Back to Press

Digital accessibility legal landscape: are you at risk with an inaccessible site?


Posted March 21, 2020

Share this post

U.S. law guarantees the right of equal access for all people regardless of their ability. But what about access to online information? Although the relevant legislation – the Americans with Disabilities Act (ADA) – actually predates the first web browser, it was designed to keep pace with changing technology. In fact, in 2018, the Department of Justice confirmed that the ADA’s requirements, specifically what constitutes “places of public accommodations”, are applicable to websites – and have been for more than 20 years. Further, legal precedence supports the same notion that the websites should be considered a place of public accommodation.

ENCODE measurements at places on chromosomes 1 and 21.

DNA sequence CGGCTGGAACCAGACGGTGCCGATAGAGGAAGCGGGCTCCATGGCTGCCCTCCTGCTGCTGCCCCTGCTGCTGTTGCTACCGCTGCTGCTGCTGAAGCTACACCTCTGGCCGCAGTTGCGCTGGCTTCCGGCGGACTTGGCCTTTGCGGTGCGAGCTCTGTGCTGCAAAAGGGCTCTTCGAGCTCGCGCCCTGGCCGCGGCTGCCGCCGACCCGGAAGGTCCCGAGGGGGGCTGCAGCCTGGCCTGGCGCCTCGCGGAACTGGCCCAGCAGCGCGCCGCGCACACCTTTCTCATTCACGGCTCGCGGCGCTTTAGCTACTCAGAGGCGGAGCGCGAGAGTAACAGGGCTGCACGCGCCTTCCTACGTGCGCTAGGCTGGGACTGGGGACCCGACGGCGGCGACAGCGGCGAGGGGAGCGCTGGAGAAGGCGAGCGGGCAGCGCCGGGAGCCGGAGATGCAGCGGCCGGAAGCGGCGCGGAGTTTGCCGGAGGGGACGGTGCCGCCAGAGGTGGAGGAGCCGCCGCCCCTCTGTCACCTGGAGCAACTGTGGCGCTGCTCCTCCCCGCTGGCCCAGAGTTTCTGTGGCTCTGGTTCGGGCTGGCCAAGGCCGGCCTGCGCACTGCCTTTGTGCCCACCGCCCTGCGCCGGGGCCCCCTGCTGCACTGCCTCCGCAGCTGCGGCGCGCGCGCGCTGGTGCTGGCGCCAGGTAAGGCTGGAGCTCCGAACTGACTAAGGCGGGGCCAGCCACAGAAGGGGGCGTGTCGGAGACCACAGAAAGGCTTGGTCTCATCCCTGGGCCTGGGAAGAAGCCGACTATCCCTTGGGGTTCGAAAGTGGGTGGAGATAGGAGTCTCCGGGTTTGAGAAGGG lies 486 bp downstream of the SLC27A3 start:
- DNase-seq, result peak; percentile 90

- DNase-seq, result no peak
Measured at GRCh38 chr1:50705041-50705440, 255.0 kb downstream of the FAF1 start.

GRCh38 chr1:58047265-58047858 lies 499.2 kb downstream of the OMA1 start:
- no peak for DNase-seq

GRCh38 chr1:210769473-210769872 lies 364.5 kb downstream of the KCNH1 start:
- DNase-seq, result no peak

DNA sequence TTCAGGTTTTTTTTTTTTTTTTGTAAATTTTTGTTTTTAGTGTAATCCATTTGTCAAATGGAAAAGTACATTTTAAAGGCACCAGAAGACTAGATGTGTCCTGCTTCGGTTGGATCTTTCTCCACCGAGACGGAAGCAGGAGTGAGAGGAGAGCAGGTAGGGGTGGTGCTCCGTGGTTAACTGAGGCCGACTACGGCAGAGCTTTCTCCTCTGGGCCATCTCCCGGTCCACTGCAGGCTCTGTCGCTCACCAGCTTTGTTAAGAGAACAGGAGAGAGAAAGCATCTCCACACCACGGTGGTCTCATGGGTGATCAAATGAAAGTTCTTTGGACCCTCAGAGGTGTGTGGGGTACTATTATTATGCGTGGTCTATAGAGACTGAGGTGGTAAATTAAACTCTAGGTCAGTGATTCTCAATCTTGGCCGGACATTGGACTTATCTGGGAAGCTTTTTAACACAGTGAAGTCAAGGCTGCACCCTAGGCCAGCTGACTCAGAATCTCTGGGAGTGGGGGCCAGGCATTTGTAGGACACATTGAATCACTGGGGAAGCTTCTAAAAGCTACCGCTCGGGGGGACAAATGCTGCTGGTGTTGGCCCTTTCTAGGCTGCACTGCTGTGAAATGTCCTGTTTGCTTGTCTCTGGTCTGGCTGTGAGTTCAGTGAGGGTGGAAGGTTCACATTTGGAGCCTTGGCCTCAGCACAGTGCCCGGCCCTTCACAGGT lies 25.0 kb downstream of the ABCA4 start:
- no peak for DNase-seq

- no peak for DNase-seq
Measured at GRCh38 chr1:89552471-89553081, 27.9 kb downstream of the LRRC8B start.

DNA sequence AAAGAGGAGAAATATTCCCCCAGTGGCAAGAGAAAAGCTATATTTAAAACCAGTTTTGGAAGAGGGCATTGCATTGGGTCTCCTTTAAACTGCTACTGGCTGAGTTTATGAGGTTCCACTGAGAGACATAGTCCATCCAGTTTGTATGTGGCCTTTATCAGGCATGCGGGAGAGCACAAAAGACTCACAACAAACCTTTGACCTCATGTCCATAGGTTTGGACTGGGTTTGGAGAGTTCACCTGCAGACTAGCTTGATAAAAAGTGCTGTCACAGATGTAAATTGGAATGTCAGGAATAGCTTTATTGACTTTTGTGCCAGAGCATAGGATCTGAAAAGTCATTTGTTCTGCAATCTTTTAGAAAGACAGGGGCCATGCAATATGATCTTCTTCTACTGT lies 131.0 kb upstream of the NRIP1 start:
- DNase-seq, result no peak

Given the litigious nature of modern society and the fact that an estimated 26 percent of U.S. adults are living with a disability, it’s perhaps surprising that ADA-related lawsuits have only recently begun to proliferate.[1] But what started as a trickle is fast becoming a torrent, and all commercial organizations should now be aware of the growing risks of litigation.

In 2017, there were 815 ADA lawsuits filed in US Federal District Courts. In 2018, that number almost tripled to 2,250. Last year – based on AudioEye tracking[2] – saw a further increase to 2,446 lawsuits, of which 2,345 were aimed at commercial organizations.

Share this post

Subscribe to our blog for the latest stories about accessibility and AudioEye